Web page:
For instance, your character might be a smoker and a flake, but their real problem is gambling. The story should focus on how the gambling hurts them and their loved ones and how they attempt to change.
Maybe he lost his daughter’s tuition money and he’s trying to win it back. When that doesn’t work, he takes a crooked job that makes him reevaluate his life.
In order to write a believable story, your character shouldn’t magically be cured at the end. They should definitely overcome a huge hurtle for them, but they won’t be completely fixed just yet, or even ever.
The gambler might give up his nights at the casino for a graveyard shift at the gas station to pay back his daughter, but he’s still tempted by lottery tickets.
Flaws are deeply ingrained habits, they require constant vigilance in order to keep from slipping. Let your characters slip a little.
Flaws as Conflict Fuel
If your story isn’t a character arc, then a few small flaws will serve to create conflict, mainly with other characters.
Have you ever met someone with an annoying habit that grated on your nerves? Do you remember the rising tension in your shoulders? Or maybe you even snapped at them once or twice?
Flaws are good ways to allow your characters to interact naturally. I’d even go so far as to give certain characters pet peeves just for others to drive them crazy. But pick your flaws carefully.
If the story doesn’t involve your character addressing a certain flaw, then keep the flaws small. Someone who throws people under the bus for no reason isn’t going to be viewed as a good guy, at least not a likable one. You can definitely have unlikable heroes, but they should have a reason for hurting others. They should be protecting their loved ones, or doing it for the greater good. Even flaws shouldn’t be pointless.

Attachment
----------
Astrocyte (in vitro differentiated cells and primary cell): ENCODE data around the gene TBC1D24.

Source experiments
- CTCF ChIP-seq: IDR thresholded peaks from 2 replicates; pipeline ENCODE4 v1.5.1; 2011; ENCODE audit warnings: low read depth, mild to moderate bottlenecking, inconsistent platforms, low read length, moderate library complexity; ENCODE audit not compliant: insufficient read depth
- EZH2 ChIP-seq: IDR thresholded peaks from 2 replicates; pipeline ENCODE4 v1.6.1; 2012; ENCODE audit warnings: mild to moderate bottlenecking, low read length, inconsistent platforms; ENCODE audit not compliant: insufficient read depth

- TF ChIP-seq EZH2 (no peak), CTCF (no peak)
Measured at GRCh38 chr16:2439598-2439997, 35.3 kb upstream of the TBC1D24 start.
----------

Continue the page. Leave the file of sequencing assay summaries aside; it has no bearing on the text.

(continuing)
On that note, you also don’t want to write a villain who stomps puppies for fun and eats glass for breakfast. It makes them too cartoonish and unrelatable. And even villains should be relatable. Our hearts should ache a little for their lot in life.
But don’t worry, I’ll write more on villains in a later post.
For now, stick with harmless/annoying flaws:
Talking too much
Always looking at their phone and not paying attention
Criticizing people when they didn’t ask for it
Lacking empathy or emotional intelligence
Misunderstanding sarcasm or metaphors
Being passive aggressive
Touching people without asking or lack of personal space
Eating too loud
Snoring (especially if they’re on the run/trying to be stealthy)
Trying to pet all the animals…even dangerous ones
Choosing flaws are my favorite because nearly anything can seem insignificant until it starts causing problems. What starts as an irrelevant fact about your character becomes a catastrophe in the right settings. Play around with it. Consider what annoys you. Think about your setting and everything that would be really, really bad in that situation.
That's a warp!
Don’t worry if your characters still feel a little bare-bones, there will be more to come. I'll have an in-depth how-to on character profiling for you to delve deeper later on.
Plus, next week we’ll explore the landscape of our stories and how to squeeze the important world building details into one month of writing!
*Read the World Building post now!
Let’s hear about your four character-frameworks in the comments below!
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Happy writing and I’ll see you next week!